Governor Chris Christie shows a personal side of himself during a recent town hall, talking about a bill that would give adoptees' access to their birth parents' identities.

Governor Chris Christie

Last year the legislature passed a bill that would have given adoptees access to their birth certificates with their parents names on them once they turn age 18.

Christie conditionally vetoed it and says the issue was one of the most difficult he's had to tackle so far in his first two years in office.

"It was not an easy decision by any means. I went back and forth on this and talked to a lot of people about it on both sides."

Christie said his younger sister was adopted at age two and he also spent a good deal of time discussing the bill with her.

"The compromise I put forward would have given adoptees the ability to access everything they wanted to access in terms of their medical history, but would respect the rights of parents who did not want to be contacted. In the end the bill that I got sent I thought disproportionately disrespected the rights of the parents who did not want to be contacted."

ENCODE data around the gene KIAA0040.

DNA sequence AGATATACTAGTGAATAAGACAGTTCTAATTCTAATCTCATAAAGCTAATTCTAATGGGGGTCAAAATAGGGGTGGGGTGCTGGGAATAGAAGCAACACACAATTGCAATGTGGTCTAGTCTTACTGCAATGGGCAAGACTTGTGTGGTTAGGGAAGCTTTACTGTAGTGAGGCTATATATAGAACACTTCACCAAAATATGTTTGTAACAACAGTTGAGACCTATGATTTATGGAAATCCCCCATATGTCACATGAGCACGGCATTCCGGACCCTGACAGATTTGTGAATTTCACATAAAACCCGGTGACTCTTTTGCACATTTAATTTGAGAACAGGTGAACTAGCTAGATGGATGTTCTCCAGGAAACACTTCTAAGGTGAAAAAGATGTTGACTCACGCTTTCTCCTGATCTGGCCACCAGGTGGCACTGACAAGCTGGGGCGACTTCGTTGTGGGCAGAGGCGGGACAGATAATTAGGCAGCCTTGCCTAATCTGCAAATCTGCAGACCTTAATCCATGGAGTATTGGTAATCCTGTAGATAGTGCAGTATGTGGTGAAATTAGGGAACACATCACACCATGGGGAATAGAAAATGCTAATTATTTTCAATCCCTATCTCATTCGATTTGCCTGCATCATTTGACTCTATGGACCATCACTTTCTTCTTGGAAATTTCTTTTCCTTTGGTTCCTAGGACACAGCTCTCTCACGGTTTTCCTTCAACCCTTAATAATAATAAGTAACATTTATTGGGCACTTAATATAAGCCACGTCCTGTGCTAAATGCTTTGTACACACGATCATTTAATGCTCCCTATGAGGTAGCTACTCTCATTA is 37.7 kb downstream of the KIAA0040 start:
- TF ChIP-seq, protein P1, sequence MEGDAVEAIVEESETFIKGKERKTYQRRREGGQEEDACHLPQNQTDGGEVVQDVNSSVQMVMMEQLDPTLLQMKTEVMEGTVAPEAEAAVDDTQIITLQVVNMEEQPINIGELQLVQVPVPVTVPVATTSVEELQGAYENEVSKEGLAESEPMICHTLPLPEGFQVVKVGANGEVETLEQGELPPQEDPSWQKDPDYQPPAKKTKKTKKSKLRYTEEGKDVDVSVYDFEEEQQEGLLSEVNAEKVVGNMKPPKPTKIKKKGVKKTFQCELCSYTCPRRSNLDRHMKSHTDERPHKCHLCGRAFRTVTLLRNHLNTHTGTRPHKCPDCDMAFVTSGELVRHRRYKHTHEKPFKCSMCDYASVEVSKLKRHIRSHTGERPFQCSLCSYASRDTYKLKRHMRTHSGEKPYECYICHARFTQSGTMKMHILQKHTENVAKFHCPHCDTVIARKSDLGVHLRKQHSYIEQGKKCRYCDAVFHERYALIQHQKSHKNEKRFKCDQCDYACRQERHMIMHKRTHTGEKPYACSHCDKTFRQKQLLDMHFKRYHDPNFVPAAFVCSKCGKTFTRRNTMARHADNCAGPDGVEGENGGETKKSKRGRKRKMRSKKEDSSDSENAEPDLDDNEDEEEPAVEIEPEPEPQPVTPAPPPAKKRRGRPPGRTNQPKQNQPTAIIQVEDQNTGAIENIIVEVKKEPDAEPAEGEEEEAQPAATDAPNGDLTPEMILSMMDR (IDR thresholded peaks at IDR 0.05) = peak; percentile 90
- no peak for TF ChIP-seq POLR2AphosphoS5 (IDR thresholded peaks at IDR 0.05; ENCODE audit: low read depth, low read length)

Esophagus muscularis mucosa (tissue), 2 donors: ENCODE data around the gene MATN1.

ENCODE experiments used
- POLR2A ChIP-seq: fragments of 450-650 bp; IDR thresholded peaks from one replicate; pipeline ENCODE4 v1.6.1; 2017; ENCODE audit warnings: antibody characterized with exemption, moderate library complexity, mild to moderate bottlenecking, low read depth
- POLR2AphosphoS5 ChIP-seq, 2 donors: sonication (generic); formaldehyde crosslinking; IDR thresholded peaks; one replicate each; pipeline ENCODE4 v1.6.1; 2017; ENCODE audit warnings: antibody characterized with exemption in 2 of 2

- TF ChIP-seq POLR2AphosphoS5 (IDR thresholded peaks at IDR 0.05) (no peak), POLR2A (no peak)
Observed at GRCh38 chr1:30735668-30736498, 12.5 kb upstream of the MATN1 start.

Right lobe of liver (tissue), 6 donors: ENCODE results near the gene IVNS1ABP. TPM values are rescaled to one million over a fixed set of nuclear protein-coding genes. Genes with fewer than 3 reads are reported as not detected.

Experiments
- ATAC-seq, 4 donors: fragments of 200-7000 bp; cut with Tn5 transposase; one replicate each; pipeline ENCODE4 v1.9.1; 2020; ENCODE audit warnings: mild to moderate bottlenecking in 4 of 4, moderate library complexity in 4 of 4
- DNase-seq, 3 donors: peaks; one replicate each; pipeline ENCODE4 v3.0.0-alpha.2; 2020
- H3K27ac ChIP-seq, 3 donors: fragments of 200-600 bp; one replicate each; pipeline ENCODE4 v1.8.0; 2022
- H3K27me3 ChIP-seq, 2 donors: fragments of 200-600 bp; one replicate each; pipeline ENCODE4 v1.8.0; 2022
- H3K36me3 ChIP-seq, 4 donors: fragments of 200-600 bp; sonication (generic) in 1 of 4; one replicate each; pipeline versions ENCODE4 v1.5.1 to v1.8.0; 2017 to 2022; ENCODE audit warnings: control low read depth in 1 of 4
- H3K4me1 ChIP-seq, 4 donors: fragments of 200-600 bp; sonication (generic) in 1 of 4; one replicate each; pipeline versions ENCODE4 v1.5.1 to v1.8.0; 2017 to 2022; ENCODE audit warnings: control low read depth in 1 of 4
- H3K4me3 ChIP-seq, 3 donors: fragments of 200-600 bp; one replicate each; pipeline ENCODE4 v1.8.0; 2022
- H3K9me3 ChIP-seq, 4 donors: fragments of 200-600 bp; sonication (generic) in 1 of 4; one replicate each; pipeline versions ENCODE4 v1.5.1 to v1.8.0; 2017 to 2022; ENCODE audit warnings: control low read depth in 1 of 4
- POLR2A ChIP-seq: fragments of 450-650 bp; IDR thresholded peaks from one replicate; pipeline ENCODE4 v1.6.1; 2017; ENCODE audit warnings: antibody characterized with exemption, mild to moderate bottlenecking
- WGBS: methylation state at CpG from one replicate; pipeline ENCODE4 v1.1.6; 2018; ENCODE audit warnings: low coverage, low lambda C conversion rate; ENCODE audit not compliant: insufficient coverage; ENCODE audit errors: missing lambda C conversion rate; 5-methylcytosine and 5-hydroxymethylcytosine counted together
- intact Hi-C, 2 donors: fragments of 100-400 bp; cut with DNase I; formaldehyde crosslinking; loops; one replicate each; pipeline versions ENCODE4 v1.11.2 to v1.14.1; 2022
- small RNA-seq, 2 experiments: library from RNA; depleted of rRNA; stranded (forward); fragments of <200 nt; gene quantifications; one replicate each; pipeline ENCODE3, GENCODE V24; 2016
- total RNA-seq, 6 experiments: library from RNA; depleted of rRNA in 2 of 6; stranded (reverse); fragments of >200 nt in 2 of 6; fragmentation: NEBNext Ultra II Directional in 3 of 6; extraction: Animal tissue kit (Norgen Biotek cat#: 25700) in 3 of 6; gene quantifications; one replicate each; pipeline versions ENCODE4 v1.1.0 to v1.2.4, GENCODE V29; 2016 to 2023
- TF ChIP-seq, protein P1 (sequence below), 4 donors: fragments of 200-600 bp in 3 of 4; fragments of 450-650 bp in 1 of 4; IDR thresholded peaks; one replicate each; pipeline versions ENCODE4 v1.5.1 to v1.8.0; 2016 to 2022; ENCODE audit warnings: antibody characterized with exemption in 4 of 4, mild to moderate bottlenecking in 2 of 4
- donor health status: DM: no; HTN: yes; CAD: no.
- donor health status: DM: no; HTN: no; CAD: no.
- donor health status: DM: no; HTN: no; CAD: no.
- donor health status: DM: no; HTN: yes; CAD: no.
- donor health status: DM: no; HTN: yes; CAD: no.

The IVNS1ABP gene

The adoption records bill has meandered back and forth between the state Senate and Assembly in various forms for more than 30 years.

Christie says he'll get back to work on it in 2012, but legislators who only want the issue to favor the rights of adoptees need to learn the art of compromise.

"If they are going to continue to say its my way or the highway, then we're going to end up having a stalemate on this issue and not be able to find compromise. That's not the kind of leader I am and that's not what I'm going to try to do."


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